Section: Region

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The worst and the best of Cornwall

Tom Scott

The news that every one of Cornwall’s six Conservative MPs had voted against extending help to hungry children came as little surprise to anyone who had studied the parliamentary voting history of Scott Mann (North Cornwall), Derek Thomas (St Ives), Steve Double (St Austell and Newquay), Sheryll Murray (South East Cornwall), Cherilyn Mackrory (Truro and […]

Timeline of a Tory PR disaster – the free school meals debacle

Sadie Parker

“Short of drowning a basket of puppies live on air, I can’t think of a worse communications fail.” No, that wasn’t me. That was Sarah Vine in the Mail on Sunday in a column entitled, “How could N°10 let free school meals turn into a dog’s dinner?”  Me agreeing with the fragrant Mrs Gove —for […]

“Brexit and Fascism: heed the warning signs while you still can, Mr Mangnall” – a constituent writes to his MP

Simon Chater

Anthony Mangnall M.P. House of Commons London SW1A 0AA                                                                  26 October 2020 Dear Mr Mangnall I’m writing this open letter to you in reply to yours of 27 July 2020, which reprimands me for calling Brexit out as a “resurgence of the disease of fascism”.   Be in no doubt: that’s exactly what Brexit is. […]

Why we should all care about the betrayal of British farmers

Sadie Parker

Farmers will be better off if we vote to leave the EU, they said. We’d decide our own rural strategy, abolish the hated basic payment system, pay farmers more, keep and maybe even enhance farmers’ subsidies just as Switzerland, Norway and Iceland do. And we’d get rid of those pesky regulations — all while improving […]

Dartmoor’s wounded land, part 1: how meaningful is protection?

Tony Whitehead

Environmental campaigner Tony Whitehead considers the extent to which Dartmoor’s nature is protected, and the shocking condition of its protected sites. On 28 September Boris Johnson committed to protecting 30 per cent of the UK’s land by 2030. A fine ambition, of course, and to be welcomed. In the government statement that accompanied the announcement […]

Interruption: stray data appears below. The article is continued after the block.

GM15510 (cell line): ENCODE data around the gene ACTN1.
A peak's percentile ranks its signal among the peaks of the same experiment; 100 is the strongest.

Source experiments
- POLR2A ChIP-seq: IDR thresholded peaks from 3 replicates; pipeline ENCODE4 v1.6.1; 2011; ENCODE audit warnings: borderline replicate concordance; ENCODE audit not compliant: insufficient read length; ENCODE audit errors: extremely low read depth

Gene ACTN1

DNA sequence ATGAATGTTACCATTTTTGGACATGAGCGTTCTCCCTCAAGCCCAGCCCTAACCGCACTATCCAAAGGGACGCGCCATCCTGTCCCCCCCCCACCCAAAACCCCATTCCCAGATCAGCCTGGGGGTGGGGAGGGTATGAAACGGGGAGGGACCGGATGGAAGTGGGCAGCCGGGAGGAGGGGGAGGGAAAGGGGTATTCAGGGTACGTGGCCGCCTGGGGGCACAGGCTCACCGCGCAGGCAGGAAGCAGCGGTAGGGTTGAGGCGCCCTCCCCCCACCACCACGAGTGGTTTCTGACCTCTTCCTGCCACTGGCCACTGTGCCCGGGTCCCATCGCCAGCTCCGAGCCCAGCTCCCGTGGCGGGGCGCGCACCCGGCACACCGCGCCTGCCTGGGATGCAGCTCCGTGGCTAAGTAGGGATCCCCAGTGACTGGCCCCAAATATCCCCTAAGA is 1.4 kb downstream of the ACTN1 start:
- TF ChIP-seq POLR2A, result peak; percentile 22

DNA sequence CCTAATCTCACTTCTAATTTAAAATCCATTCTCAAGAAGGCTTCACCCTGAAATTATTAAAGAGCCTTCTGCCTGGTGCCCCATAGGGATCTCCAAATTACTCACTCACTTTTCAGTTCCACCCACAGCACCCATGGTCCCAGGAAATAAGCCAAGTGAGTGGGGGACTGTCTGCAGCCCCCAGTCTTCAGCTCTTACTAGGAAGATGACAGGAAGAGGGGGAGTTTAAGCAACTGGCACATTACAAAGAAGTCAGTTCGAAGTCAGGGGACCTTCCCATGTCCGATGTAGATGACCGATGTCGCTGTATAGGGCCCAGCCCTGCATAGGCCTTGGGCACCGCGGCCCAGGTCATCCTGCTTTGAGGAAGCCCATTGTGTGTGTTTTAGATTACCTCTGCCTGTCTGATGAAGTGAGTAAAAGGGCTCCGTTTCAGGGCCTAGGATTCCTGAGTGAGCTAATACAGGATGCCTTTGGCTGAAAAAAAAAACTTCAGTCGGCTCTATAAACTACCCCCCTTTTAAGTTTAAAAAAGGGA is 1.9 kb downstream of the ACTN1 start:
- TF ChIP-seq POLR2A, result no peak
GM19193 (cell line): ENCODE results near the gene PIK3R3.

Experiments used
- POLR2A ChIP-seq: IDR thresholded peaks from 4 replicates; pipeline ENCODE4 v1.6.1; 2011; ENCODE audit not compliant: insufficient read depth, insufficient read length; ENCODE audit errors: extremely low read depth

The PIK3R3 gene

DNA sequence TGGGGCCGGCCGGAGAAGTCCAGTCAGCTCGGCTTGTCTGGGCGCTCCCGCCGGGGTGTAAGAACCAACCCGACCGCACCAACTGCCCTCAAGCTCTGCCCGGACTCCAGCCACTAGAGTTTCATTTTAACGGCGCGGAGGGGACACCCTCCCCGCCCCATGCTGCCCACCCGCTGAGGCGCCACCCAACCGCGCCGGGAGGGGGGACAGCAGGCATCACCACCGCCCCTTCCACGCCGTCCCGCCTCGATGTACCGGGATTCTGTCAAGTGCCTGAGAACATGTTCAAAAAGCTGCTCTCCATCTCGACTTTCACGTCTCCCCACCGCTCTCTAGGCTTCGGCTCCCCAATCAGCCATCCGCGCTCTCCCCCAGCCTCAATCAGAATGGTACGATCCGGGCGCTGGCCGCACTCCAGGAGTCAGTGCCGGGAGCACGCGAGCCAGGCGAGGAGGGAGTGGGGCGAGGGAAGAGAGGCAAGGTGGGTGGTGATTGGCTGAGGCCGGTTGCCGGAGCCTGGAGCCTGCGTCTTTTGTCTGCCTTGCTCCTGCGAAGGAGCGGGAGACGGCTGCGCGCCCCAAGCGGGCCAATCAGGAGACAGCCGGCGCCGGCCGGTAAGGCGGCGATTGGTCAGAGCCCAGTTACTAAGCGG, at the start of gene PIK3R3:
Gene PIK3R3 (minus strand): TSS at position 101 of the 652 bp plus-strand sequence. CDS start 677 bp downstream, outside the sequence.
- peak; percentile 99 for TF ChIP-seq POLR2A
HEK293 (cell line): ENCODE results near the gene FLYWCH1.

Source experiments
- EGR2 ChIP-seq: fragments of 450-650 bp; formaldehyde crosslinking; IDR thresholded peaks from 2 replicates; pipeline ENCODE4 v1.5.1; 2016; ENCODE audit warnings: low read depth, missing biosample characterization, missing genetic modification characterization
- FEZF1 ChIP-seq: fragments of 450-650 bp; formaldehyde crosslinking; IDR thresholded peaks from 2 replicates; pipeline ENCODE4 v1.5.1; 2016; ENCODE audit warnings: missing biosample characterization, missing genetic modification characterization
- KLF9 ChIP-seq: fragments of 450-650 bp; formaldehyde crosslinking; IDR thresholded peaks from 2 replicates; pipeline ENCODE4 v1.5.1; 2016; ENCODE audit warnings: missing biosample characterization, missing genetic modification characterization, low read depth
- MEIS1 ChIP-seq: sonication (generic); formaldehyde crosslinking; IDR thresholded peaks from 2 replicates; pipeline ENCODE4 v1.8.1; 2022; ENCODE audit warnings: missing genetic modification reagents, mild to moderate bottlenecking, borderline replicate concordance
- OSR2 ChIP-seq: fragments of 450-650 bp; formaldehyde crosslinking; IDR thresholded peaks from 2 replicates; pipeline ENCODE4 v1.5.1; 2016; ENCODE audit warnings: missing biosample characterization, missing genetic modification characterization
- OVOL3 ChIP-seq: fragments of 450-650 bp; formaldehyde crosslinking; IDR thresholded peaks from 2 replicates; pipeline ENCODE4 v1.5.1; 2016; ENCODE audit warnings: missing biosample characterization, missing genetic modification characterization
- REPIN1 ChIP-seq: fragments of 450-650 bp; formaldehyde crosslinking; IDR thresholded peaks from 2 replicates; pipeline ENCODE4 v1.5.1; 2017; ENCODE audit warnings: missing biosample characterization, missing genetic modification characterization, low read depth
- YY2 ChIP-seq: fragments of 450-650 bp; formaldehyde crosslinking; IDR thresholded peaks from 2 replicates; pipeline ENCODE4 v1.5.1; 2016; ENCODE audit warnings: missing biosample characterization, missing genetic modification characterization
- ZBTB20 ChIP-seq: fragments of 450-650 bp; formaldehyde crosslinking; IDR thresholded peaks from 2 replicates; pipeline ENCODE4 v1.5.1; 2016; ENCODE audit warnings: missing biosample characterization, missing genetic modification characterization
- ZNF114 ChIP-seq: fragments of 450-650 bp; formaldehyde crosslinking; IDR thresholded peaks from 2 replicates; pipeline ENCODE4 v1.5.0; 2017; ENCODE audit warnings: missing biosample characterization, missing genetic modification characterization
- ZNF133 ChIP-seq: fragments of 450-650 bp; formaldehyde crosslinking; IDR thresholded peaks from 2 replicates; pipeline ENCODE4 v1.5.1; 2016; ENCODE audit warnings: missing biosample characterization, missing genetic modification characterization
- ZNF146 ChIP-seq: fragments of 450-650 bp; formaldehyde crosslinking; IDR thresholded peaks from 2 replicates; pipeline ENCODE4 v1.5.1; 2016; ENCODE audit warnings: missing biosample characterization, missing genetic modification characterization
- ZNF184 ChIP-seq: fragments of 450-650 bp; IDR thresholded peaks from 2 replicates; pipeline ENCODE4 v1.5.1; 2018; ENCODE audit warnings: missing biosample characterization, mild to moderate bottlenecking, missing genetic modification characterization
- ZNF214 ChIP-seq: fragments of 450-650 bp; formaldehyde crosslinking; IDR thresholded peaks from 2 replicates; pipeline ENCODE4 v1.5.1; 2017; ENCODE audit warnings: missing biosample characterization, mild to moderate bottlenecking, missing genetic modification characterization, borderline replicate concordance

Saxby wriggles. Mercer, Foster and Streeter keep digging.

Anthea Simmons

On 23 October, we published an article on North Devon MP Selaine Saxby’s insensitive but revealing comment on the free school meals issue. You can read the article here. Ms Saxby has attempted to defray the criticism of her (speedily deleted) Facebook post elicited thus: Now, I don’t know about you, but I’m never very […]

Tin-eared, tone-deaf – Selaine Saxby gets it very, very wrong

Anthea Simmons

No-one should have to tolerate abuse in the workplace and bullying is wholly unacceptable. An MP is a public servant with a duty of care to his or her constituents. Having taken on a public role, MPs must expect to attract opprobrium if they act in ways which their constituents do not like. They should […]

Lambs to the slaughter

Miles King

As we wait for what feels like the final slow-motion spin of the car as it hurtles inexorably towards the cliff edge, wondering if our heroes are going to escape from this seemingly impossible situation … again … no, stop there. Enough with the Hollywood imagery, the tired old metaphors. They just aren’t funny anymore. […]

Nature and environment boxed set

Anthea Simmons

We are lucky enough to have some excellent writers covering environmental issues. We thought you might appreciate having this selection to dip into, in case you missed any of the articles first time round. Maybe you would like to add a piece of your own? Do you work in conservation? Are you a wildlife fan? […]

Art Matters : Ashburton Arts

Anthea Simmons

Whatever Rishi Sunak did or didn’t say or did or didn’t mean  in his interview with ITV, the debate over the value of the arts and of artists in our society and economy has been front and centre recently. And rightly so. The UK’s creative industries are estimated to contribute around £13 million to the […]

Will we really be protecting 30 per cent of the land?

Mick Fletcher

My ears pricked up when I heard that the Prime Minister had committed to “protect 30 per cent of the UK’s land by 2030”. The pledge, made at a UN summit on biodiversity, sounds both ambitious and a welcome response to the environmental challenges facing the planet. With Johnson, however, the disappointment is usually in […]